Press Releases 
add this
Press Releases
News Coverage
Media Center & PR

Advanced Search

Please click here to downlad this release as a PDF.

For Immediate Release
Thursday, May 15, 2014

CONTACT: Lauren Stansbury, 402-540-1208

Ryan Fletcher, 202-641-0277

Kentucky Department of Agriculture Sues DEA in U.S. District Court Over DEA’s Refusal to Respect Farm Bill Hemp Provision
KDA Seeks Injunction to Protect Lawful Hemp Research from DEA Interference

Frankfort, KY —Kentucky Department of Agriculture (KDA) filed a lawsuit on Wednesday, May 14, to seek an injunction and declaratory relief to stop the U.S. Drug Enforcement Administration's (DEA) unlawful seizure of imported industrial hemp seed, and DEA attempts to prevent hemp cultivation and research pilot programs in Kentucky. The KDA filed the suit in the U.S. District Court for the Western District of Kentucky, and is asking the court for an emergency hearing to immediately force the DEA to cease interference with the six Kentucky hemp research projects, which are authorized by Sec. 7606 of the Farm Bill that was signed into law on February 7, 2014 by President Obama. 

Prior to filing the suit, KDA had been in good faith dialog with the DEA to negotiate the release of a shipment of 250 lbs. of certified industrial hemp seed imported from Italy, which had been seized by the federal agency and held by U.S. Customs in Louisville. The industrial hemp seed was destined for various pilot programs all licensed by the Kentucky Department of Agriculture and coordinated in conjunction with Kentucky state academic institutions, in order to begin research and development projects to optimize the agricultural, economic and manufacturing potential of the imminent hemp industry in Kentucky. However, on Tuesday May 13th, DEA sent a letter to KDA informing Commissioner James Comer's office that the DEA would require KDA to apply for a seed import license. 

The provision of the Farm Bill title "Legitimacy of Industrial Hemp Research," precludes the authority of the DEA over state sanctioned hemp cultivation. Hence, both DEA's hemp seed seizure, and the stipulation that KDA must acquire DEA permission to license farmers to sow and cultivate hemp, violate the clear Congressional intent of the Farm Bill provision, which indisputably defines industrial hemp as "the plant Cannabis sativa L., and any part of such plant, whether growing or not, and with a delta-9 tetrahydrocannabinol concentration of not more than 0.3 percent on a dry weight basis;"and permits states that have legalized hemp cultivation to proceed with creating the legal framework for, and implementation of, cultivation of industrial hemp for research and development programs.

"Over the last 5 years America has lost over 100,000 family farms. We should be doing everything in our power to enable our family farms to thrive. As a family farm advocate, I see the actions of the DEA as a direct assault to the family farm," says Mike Lewis, Executive Director of Growing Warriors, the nonprofit group dedicated to helping military veterans learn agriculture skills, which hoped to stage a ceremonial planting on May 16.  "We are growing hemp fiber for flags and textiles, not drugs. The DEA needs to wake up."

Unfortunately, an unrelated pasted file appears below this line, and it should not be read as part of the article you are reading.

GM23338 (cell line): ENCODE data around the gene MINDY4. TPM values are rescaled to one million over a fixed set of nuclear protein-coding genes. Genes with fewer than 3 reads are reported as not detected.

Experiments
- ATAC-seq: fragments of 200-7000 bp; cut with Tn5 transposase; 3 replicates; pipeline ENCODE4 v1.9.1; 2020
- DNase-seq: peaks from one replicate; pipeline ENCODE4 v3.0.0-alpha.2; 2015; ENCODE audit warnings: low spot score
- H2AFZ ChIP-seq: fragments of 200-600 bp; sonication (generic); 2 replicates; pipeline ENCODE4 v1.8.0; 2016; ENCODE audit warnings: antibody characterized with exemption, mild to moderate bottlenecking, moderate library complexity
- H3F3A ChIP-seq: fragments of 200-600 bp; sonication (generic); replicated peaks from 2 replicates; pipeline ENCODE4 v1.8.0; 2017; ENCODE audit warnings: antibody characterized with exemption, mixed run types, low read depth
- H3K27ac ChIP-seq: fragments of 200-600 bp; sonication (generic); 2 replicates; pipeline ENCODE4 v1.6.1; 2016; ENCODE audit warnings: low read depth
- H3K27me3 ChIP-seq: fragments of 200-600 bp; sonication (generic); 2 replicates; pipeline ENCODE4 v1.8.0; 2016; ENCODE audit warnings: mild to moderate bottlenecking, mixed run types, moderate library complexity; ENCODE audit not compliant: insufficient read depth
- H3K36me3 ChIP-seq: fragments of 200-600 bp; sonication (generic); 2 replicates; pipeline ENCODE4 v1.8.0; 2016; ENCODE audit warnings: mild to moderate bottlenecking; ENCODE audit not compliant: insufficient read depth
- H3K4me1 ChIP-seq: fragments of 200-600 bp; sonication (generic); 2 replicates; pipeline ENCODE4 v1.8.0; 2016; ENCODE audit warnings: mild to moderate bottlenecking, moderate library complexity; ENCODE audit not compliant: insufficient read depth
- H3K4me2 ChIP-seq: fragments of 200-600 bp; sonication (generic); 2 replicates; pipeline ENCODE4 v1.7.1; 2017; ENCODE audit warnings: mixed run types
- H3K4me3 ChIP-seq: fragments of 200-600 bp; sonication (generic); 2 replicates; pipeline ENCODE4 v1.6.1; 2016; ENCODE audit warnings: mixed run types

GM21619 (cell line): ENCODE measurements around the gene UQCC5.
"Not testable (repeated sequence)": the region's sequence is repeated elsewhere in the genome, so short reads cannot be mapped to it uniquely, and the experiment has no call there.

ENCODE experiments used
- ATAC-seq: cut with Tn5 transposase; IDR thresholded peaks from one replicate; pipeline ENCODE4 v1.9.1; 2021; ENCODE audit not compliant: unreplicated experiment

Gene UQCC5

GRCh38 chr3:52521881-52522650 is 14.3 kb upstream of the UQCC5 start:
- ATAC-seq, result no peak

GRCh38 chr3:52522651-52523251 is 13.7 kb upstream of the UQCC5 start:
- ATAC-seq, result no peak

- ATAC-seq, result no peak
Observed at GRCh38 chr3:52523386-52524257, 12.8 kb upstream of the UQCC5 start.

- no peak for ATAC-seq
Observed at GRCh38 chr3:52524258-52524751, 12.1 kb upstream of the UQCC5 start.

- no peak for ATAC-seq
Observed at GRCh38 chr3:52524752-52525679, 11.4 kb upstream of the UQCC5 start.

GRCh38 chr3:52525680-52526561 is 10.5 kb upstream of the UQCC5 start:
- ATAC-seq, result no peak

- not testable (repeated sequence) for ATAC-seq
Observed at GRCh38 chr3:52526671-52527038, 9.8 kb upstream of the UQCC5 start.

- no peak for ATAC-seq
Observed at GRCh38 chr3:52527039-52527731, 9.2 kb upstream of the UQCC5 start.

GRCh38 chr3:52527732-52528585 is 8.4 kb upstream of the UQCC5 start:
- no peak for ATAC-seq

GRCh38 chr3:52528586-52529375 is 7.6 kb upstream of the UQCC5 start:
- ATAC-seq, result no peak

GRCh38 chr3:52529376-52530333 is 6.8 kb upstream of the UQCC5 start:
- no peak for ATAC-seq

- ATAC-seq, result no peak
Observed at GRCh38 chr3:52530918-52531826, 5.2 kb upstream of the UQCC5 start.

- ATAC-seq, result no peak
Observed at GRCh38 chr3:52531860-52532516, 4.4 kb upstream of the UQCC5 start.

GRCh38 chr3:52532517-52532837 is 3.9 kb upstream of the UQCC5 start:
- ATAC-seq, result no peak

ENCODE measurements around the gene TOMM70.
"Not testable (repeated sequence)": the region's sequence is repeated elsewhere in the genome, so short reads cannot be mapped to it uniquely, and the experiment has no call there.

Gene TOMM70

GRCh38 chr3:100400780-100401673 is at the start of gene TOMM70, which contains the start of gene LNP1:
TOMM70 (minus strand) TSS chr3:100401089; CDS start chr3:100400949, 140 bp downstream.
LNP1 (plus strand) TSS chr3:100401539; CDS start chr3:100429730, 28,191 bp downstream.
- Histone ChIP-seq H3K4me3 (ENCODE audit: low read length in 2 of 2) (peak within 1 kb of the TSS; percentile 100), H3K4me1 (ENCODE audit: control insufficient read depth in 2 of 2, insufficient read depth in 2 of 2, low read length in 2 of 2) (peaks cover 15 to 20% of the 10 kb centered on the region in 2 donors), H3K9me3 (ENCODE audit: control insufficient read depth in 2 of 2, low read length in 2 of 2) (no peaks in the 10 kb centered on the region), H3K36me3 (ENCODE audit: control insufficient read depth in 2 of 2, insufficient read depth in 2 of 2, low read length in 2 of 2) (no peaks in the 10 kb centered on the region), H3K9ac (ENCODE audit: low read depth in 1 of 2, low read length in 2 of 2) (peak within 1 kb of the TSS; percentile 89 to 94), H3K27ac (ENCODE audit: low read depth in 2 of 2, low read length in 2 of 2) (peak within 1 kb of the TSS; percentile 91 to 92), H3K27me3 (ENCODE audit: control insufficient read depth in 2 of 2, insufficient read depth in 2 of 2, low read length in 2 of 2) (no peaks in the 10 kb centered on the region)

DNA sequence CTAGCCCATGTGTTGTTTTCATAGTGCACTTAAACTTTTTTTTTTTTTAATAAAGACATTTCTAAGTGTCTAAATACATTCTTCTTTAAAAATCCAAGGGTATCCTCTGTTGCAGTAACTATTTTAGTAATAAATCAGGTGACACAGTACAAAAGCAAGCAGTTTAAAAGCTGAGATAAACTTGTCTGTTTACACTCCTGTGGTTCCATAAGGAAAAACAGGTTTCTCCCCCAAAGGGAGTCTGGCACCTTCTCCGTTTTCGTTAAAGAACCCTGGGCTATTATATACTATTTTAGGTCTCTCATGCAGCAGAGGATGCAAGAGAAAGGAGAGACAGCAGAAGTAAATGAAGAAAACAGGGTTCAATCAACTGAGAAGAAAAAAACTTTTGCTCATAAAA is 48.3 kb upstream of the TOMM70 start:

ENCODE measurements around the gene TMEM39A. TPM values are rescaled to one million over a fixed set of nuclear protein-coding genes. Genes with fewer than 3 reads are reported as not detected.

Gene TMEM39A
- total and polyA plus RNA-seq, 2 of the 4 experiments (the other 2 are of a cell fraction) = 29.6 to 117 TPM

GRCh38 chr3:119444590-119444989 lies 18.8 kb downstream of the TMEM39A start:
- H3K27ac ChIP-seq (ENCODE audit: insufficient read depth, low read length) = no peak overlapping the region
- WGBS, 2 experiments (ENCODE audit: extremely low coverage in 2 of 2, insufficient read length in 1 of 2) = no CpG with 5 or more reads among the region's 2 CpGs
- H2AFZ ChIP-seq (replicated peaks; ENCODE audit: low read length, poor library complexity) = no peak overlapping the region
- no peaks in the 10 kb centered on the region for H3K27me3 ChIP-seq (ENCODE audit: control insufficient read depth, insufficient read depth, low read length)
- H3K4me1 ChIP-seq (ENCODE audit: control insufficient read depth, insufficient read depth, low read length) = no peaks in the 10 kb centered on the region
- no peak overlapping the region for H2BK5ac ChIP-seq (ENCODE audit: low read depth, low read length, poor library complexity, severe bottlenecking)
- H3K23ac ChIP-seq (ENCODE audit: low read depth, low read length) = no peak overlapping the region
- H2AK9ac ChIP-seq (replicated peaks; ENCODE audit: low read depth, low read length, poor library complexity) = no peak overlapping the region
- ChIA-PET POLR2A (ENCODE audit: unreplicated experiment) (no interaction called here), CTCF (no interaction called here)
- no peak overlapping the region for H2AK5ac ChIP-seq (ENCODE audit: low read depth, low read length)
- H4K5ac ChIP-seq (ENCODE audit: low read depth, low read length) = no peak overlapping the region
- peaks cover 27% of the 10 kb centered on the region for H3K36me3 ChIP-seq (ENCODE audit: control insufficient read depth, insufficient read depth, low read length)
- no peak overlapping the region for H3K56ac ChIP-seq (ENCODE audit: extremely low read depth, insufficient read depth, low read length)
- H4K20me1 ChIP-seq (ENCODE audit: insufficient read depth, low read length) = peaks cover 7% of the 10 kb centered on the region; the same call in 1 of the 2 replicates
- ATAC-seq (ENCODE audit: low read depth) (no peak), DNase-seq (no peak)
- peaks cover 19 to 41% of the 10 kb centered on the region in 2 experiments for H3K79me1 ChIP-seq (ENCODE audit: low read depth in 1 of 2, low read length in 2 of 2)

"If the DEA persists with this fool's errand, Vote Hemp will also pursue legal action," says Eric Steenstra, President of Vote Hemp, the nation's leading advocacy group for industrial hemp legalization. "Vote Hemp and the Hemp Industries Association are dedicated to defending the legitimacy of industrial hemp cultivation, but furthermore, we will also stand up for the honest and hardworking farmers, manufacturers and entrepreneurs who see hemp as an opportunity for economic growth. We are clearly on the right side of the law in this case.  We also appreciate the leadership and courage that Kentucky Agricultural Commissioner Comer continues to demonstrate in standing up to DEA's interference and intimidation tactics."

To date, thirty-three states have introduced pro-hemp legislation and twenty-two have passed pro-hemp legislation. Fifteen states (California, Colorado, Hawaii, Indiana, Kentucky, Maine, Montana, Nebraska, North Dakota, Oregon, Tennessee, Vermont, Washington and West Virginia) have defined industrial hemp as distinct and removed barriers to its production, and are hence able to pursue industrial hemp cultivation per the parameters prescribed by Sec. 7606 of the Farm Bill.

In 2013, both the federal Senate and House introduced versions of the Industrial Hemp Farming Act, S. 359 and H.R. 525 respectively. So far in the 2014 legislative session, industrial hemp legislation has been introduced or carried over in Puerto Rico and twenty-five states: Alabama, Arizona, Colorado, Connecticut, Hawaii, Illinois (carried over from 2013), Indiana, Kentucky, Maryland, Michigan, Minnesota, Mississippi, Missouri, Nebraska, New Hampshire (carried over from 2013), New Jersey (carried over from 2013), New York, Oklahoma, South Carolina, South Dakota, Tennessee, Utah, Washington (two bills were carried over from 2013), West Virginia, and Wisconsin. For current and complete information regarding state industrial hemp legislation, visit:

# # #

Vote Hemp is a national, single-issue, non-profit organization dedicated to the acceptance of and a free market for low-THC industrial hemp and to changes in current law to allow U.S. farmers to once again grow this agricultural crop. More information about hemp legislation and the crop's many uses may be found at or Video footage of hemp farming in other countries is available upon request by contacting Ryan Fletcher at 202-641-0277 or




votehemp logo